Managing Gender Dysphoria

Photo by Rayne's Avante-Garde
Article By E.S. Wynn

Gender dysphoria is a very personal thing. In my own life, it has been a constant companion, insistent and powerful.

Transitioning to your true gender is one way of dealing with gender dysphoria, but it isn't the only way to move through it. Being unable to transition because of costs, commitments, fears or any other reason can leave trans people feeling trapped, which can in turn intensify existing depression, dysphoria and other such maladies which arise from the stress of one's self image (or soul) not being aligned with the gender of their physical body. Whether you transition or not, if you are trans, you have to take care of yourself, and one important part of that self-care is managing your gender dysphoria.

It's also important to remember that no matter what you may feel in your deepest depressions, you're not alone. You're never really alone, and you don't have to struggle alone. If your feelings of dysphoria are so intense that you have thoughts of suicide, it is important that you seek help and talk to someone immediately. There are professionals out there who understand and who see gender dysphoria as a symptom rather than as a disease (or worse, as something to be ignored.) You might also consider ways that you can begin to transition, even if only partially. Even small adjustments can help ease the discomfort. In my own experience, I have found that even just painting my nails or shaving my arms has helped immensely. Consider changing things up within your wardrobe or your personal aesthetic so that they fit more with the gender that you identify with.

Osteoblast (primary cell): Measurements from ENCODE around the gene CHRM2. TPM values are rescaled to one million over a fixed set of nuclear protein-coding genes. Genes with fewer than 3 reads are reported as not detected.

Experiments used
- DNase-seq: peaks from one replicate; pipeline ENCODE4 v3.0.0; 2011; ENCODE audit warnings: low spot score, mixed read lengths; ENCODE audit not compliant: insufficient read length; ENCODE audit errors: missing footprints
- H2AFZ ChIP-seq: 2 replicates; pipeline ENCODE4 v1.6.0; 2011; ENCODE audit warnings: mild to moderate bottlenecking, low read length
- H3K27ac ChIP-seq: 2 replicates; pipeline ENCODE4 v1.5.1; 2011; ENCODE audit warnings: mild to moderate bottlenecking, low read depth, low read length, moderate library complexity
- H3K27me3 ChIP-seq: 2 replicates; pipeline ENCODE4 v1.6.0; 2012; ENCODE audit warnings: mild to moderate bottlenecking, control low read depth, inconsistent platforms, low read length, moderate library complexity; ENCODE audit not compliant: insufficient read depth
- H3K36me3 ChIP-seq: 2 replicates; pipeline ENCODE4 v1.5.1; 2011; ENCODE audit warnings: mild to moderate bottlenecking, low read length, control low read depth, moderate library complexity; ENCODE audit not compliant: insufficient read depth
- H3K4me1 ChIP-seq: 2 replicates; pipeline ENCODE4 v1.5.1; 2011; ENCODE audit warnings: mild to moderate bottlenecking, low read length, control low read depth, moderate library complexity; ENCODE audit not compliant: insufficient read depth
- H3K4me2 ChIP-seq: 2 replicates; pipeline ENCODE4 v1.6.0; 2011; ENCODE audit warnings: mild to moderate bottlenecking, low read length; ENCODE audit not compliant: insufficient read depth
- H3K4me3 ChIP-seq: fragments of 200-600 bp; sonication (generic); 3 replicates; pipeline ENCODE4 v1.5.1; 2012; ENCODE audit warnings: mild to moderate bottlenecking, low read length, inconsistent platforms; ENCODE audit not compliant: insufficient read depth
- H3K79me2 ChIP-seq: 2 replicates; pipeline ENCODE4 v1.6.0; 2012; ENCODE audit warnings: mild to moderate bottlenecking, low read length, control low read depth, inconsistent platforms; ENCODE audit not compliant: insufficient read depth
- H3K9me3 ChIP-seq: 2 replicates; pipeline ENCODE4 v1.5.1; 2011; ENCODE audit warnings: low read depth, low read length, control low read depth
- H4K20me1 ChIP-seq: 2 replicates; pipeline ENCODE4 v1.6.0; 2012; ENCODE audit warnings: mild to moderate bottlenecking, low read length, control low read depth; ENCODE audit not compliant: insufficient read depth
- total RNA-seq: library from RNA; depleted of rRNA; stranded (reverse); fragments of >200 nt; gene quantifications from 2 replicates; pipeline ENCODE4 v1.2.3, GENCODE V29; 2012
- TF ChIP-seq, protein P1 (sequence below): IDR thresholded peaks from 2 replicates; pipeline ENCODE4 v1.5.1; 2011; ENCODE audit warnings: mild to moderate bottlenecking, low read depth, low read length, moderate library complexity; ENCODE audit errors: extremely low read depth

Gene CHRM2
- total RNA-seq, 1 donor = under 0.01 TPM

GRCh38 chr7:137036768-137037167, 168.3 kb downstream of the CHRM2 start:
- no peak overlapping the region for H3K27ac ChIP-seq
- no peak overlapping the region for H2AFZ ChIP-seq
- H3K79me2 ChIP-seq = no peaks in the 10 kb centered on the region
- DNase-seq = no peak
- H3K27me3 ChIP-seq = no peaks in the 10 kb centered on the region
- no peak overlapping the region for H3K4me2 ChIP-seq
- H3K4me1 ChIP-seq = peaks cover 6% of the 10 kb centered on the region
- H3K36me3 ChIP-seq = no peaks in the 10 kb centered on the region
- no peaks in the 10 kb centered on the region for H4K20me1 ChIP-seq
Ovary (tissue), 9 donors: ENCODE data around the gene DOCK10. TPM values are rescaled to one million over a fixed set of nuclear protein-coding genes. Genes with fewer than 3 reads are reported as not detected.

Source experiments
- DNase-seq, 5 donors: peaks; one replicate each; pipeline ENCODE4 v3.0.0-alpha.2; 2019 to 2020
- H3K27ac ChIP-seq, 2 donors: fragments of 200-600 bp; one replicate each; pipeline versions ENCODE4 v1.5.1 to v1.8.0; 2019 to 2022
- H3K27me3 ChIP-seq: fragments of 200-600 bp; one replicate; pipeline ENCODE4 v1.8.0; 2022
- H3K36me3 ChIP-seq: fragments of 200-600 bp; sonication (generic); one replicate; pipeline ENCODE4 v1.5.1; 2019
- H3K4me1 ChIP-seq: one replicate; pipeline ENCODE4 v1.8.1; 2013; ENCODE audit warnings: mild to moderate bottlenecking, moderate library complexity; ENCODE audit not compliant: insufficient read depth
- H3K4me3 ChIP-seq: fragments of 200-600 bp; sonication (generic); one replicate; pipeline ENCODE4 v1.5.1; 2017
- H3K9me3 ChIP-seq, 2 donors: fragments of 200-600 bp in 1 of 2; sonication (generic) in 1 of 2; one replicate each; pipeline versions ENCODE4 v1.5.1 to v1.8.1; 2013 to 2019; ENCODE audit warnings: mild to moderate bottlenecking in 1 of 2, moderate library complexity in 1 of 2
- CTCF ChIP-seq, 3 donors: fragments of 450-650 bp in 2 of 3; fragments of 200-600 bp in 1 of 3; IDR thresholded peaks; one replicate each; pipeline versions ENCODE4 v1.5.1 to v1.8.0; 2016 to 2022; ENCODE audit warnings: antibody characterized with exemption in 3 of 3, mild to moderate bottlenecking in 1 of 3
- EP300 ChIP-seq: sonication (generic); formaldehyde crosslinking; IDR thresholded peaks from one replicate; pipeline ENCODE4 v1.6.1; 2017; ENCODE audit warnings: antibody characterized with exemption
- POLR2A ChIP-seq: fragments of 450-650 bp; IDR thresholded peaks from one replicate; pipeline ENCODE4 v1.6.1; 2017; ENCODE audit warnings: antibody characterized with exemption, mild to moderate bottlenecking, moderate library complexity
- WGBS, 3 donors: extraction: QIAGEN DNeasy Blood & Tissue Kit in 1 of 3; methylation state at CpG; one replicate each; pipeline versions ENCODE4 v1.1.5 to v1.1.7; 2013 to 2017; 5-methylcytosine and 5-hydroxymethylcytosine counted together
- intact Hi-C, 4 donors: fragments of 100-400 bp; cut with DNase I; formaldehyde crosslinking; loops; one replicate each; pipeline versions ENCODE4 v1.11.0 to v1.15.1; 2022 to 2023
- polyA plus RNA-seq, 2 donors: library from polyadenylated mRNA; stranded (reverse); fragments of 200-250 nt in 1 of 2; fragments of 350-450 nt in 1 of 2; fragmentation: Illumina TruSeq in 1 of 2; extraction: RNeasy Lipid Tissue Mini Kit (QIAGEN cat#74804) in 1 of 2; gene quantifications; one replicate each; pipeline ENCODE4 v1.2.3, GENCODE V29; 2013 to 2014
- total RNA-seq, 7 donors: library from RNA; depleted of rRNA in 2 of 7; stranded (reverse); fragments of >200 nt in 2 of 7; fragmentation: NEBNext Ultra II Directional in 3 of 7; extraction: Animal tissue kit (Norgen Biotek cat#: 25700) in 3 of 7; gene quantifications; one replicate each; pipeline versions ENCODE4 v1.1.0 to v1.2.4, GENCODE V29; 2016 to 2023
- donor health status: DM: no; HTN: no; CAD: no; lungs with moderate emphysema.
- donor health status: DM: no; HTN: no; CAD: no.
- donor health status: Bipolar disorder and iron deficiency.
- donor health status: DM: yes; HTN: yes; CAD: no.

For me, the easiest way to manage gender dysphoria has been to experience life as the highest realization of myself possible as often as possible. Makes sense, doesn't it? If your soul doesn't match your body, then change your body to match your soul and you're golden. For many, that means medical transitioning, but that's not the only way to go about it.

I have a rich fantasy life. There's a reason why I have almost seventy books in print and the vast majority of them feature female main characters. There was a point in my life where I lived within my writing, where I lived as a woman 8-10 hours a day and fell asleep at my keyboard dreaming of being someone other than the man I had to be while at work and in public. Through writing, I sought my highest self and lived within it. In art, there are no limits. If you yearn to experience something completely, one of the easiest ways to do so is to do it through art, whether it be painting, prose, poetry, or any other creative medium. Do not limit yourself—refine your technique, explore and expand. Go beyond your gender. When you envision the highest version of yourself, are you male? Are you female? Are you someone or something else entirely? What kind of individual are you? What are the traits of that ideal self that you resonate with most strongly? What kind of clothes do you wear? What kind of work do you do? What time period do you occupy? What planet? What universe? There are no limits and there are no expectations in art. Even making a list of what comes to mind can help immensely.